Chairman Pip's Railway Thoughts

End of the line rodent!!!

Posted in Customer service, Ireland, Rolling stock by Chairman Pip on 16 February 2012

It seems then that the story I first posted about back in November, that will see Iarnród Éireann withdraw its fleet of 2700 and 2750 Class DMUs is true, as can be seen here in an article in the latest Railway Herald. These are units that are less than a decade and a half old and, although having had initial reliability issues, seem to be working well following their transfer to deal with the majority of services originating out of Limerick, while Iarnród Éireann have given the class a refresh and external modifications (deleting the gangway) only recently. And yet they’re to be put into storage, most likely because IÉ decided to take the Oliver route when it came to buying its super duper 22000 Class, now finding itself overstocked (though not on Wacky Waving Inflatable Arm Flailing Tube Men, perhaps fortunately), with it being the most numerous class of train currently in service in Ireland, and needing to justify the significant expenditure of buying them, whether they are actually suitable for the work IÉ intends to use them for or not. Presumably (and I’m only guessing here) IÉ continued purchasing more and more 22000 Class trains in the belief that all of the infrastructure investment it intended to carry out under Transport 21 would get the go ahead, and did not envisage the end of the Celtic Tiger and the Irish economy tanking – taking that idea a step further, it likely believed that it would be able to find employment for its existing fleet as well as the new 22000 Class. Now, given that not only will there be nothing new done to the heavy rail network that hasn’t been started, but that IÉ seem to be after closing even more lightly used routes, they have too many trains and not enough services to run. So, it plans to store its twelve 2700 Class and two 2750 Class units. The Railway Herald piece goes on to suggest that, because they are being stored, there is the potential to have them returned to service at some point, or sell them to an alternative operator. However, the last paragraph makes ominous noises:

…although this would obviously be outside of Ireland, and the added problem of track gauge and issues with loading gauge could be a preventative factor…

The way it uses the word “obviously” means that IÉ appear as intractable as ever at the prospect of anyone else operating passenger trains on the parts of the network it doesn’t want to. Which presumably means a death knell for a group like SWIFFT if it can’t get access and it can’t get trains. So, given that operators in Great Britain are crying out for additional rolling stock, then perhaps it would be worth one of the ROSCOs investigating the loading gauge issues and the cost of converting them from Irish to Standard Gauge to see whether they would be capable of operating here. Then we can have a wry chuckle should there come a time when Ireland is looking for more trains of its own, and it has to go out and buy yet again.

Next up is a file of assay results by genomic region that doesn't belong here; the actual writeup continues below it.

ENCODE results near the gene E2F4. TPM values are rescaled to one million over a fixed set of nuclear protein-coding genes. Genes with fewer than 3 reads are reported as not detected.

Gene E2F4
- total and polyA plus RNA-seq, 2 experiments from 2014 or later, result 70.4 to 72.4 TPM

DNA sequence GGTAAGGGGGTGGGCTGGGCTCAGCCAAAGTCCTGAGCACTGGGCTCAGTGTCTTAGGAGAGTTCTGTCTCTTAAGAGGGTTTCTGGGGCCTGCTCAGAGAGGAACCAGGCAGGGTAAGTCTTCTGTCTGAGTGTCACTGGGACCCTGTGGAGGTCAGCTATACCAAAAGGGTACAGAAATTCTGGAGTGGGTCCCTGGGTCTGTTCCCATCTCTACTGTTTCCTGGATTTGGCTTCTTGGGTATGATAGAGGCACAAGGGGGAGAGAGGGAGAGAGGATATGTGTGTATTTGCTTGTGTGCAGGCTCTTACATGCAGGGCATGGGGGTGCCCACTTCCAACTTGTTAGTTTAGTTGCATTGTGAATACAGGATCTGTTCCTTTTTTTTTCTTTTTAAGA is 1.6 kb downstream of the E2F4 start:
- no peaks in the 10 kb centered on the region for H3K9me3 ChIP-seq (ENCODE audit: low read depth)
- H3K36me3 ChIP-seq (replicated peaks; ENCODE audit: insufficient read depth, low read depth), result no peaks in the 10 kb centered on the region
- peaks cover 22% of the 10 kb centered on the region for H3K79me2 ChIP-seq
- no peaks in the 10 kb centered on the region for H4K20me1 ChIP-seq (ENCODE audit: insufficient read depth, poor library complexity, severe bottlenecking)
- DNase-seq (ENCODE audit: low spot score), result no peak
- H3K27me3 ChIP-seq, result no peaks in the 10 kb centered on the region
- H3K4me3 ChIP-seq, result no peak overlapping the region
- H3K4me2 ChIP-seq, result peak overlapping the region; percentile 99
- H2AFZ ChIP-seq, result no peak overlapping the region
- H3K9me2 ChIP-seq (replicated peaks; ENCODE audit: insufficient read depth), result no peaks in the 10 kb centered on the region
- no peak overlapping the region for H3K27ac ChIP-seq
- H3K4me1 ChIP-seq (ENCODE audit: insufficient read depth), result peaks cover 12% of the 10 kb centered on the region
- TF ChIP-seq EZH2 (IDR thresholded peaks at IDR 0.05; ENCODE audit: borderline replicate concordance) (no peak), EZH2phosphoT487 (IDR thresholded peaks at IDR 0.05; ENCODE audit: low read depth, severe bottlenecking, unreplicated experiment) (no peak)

It's the end of the line for Iarnrod Éireann's 2700 Class DMU, despite them being in service for only 14 years

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5 Responses

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  1. Claire said, on 21 February 2012 at 11:46 pm

    Seems a bit of a shame and waste, especially after the recent refresh and modifications. I don’t know how long they’re planning to have them in storage but, if it’s too long, they run the risk of they’re starting to become outdated, and potential buyers will be put off by their age if they hang around gathering dust so to speak for too long when newer units will be being built with better, more modern facilities.

    I suppose IE could try to run more services? Would that be possible?

    • Chairman Pip said, on 22 February 2012 at 9:15 am

      Anything’s possible, but Iarnród Éireann have shown a marked reluctance to consider running anything that is additional to what they already do. Remember that a significant proportion of the network is single track, so there is a limit to what additional they could run. Further, the population of Ireland is a little over 4.5 million, and nearly 2 million of those live in the Greater Dublin area. That being said though, there is no reason that Iarnród Éireann couldn’t look at running more trains and new services, rather than undertake their current policy, which seems to be to contract the network to serve just the largest cities (Dublin, Cork, Limerick).

      • Claire said, on 22 February 2012 at 11:04 pm

        I’m sure many people in the more rural areas of Ireland would be thankful of a rail link. Businesses would benefit from it and, after all, not everyone drives. The single track is an issue mind you. I suppose it would cost a fortune to alter that?

      • Chairman Pip said, on 23 February 2012 at 2:11 pm

        In a word, yes. It would take a lot of money, and probably a great deal of engineering effort. Not to mention the undoubted protests that would come. Because there are always protests.

  2. mick said, on 18 August 2012 at 9:07 pm

    10th august 2012 saw the last run of a 2700.

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